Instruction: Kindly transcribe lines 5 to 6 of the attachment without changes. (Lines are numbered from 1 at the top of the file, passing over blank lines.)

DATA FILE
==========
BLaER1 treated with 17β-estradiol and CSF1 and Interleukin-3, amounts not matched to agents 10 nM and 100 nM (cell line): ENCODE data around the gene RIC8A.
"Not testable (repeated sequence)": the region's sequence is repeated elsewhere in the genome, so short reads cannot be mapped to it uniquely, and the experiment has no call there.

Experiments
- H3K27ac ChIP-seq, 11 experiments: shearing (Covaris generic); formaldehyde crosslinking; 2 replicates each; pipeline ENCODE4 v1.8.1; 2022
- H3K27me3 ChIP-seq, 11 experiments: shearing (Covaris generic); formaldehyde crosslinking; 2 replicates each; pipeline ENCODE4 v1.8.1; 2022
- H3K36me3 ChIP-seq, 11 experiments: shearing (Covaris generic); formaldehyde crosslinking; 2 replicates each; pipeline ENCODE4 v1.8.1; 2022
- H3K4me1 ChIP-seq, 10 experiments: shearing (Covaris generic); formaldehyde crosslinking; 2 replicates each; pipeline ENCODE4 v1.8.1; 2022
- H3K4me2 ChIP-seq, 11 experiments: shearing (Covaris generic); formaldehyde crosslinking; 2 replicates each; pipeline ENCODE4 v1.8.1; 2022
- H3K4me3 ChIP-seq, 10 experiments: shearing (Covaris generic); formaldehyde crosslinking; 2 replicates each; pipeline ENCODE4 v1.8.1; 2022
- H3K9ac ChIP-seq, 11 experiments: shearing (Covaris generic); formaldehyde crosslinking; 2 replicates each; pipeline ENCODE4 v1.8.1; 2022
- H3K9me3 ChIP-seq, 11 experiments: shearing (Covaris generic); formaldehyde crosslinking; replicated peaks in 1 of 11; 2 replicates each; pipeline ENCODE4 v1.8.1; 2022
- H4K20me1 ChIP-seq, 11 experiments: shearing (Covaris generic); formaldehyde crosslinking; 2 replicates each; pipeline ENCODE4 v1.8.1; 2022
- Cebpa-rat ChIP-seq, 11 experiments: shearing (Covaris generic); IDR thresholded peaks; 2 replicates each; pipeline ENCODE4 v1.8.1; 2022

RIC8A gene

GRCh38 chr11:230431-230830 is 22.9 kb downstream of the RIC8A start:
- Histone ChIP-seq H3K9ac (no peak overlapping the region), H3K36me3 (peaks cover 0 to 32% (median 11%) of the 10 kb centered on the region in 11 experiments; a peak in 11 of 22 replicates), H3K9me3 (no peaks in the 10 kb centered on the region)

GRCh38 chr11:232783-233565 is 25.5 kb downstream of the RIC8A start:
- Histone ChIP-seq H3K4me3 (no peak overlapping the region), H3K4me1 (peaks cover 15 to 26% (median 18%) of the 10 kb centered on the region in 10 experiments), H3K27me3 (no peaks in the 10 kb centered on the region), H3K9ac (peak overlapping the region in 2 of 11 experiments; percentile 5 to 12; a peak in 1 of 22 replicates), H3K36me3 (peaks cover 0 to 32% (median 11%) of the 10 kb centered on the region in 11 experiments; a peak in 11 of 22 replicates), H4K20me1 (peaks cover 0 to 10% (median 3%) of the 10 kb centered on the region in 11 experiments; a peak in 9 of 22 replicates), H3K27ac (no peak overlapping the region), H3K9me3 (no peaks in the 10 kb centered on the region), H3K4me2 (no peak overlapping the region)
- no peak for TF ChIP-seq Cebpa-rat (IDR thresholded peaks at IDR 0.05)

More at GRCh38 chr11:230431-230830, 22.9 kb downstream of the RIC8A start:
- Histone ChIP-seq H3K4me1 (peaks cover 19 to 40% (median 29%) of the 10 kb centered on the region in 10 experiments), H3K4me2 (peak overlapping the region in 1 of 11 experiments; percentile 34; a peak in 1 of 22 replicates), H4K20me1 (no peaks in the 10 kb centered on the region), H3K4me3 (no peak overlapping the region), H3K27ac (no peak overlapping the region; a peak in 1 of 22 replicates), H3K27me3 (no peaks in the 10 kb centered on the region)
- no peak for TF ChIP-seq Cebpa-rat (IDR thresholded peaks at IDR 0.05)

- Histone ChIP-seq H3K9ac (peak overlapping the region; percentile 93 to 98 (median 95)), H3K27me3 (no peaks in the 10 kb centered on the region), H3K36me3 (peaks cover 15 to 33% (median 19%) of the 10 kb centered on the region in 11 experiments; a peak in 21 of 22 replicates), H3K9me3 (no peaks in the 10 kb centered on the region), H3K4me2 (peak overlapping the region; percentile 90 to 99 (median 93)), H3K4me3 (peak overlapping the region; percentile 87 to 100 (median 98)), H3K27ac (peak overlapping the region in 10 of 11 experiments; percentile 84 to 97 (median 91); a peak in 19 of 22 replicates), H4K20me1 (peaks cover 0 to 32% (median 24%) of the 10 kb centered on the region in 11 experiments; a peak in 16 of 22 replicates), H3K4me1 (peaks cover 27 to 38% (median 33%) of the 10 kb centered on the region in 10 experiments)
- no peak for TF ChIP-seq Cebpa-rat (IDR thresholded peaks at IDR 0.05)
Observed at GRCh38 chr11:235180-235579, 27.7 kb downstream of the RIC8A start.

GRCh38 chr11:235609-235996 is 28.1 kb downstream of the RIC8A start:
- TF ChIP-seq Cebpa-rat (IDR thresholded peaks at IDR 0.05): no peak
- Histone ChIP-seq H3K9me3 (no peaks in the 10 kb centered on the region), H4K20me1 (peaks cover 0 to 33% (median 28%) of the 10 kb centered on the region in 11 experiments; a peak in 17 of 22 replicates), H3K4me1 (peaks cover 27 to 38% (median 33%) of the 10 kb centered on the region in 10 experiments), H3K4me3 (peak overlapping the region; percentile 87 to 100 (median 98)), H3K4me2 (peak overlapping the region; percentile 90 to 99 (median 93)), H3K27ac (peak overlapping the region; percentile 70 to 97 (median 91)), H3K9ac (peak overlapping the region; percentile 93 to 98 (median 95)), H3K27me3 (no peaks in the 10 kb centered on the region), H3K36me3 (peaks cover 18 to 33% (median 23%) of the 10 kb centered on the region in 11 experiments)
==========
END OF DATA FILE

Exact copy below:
- H3K27me3 ChIP-seq, 11 experiments: shearing (Covaris generic); formaldehyde crosslinking; 2 replicates each; pipeline ENCODE4 v1.8.1; 2022
- H3K36me3 ChIP-seq, 11 experiments: shearing (Covaris generic); formaldehyde crosslinking; 2 replicates each; pipeline ENCODE4 v1.8.1; 2022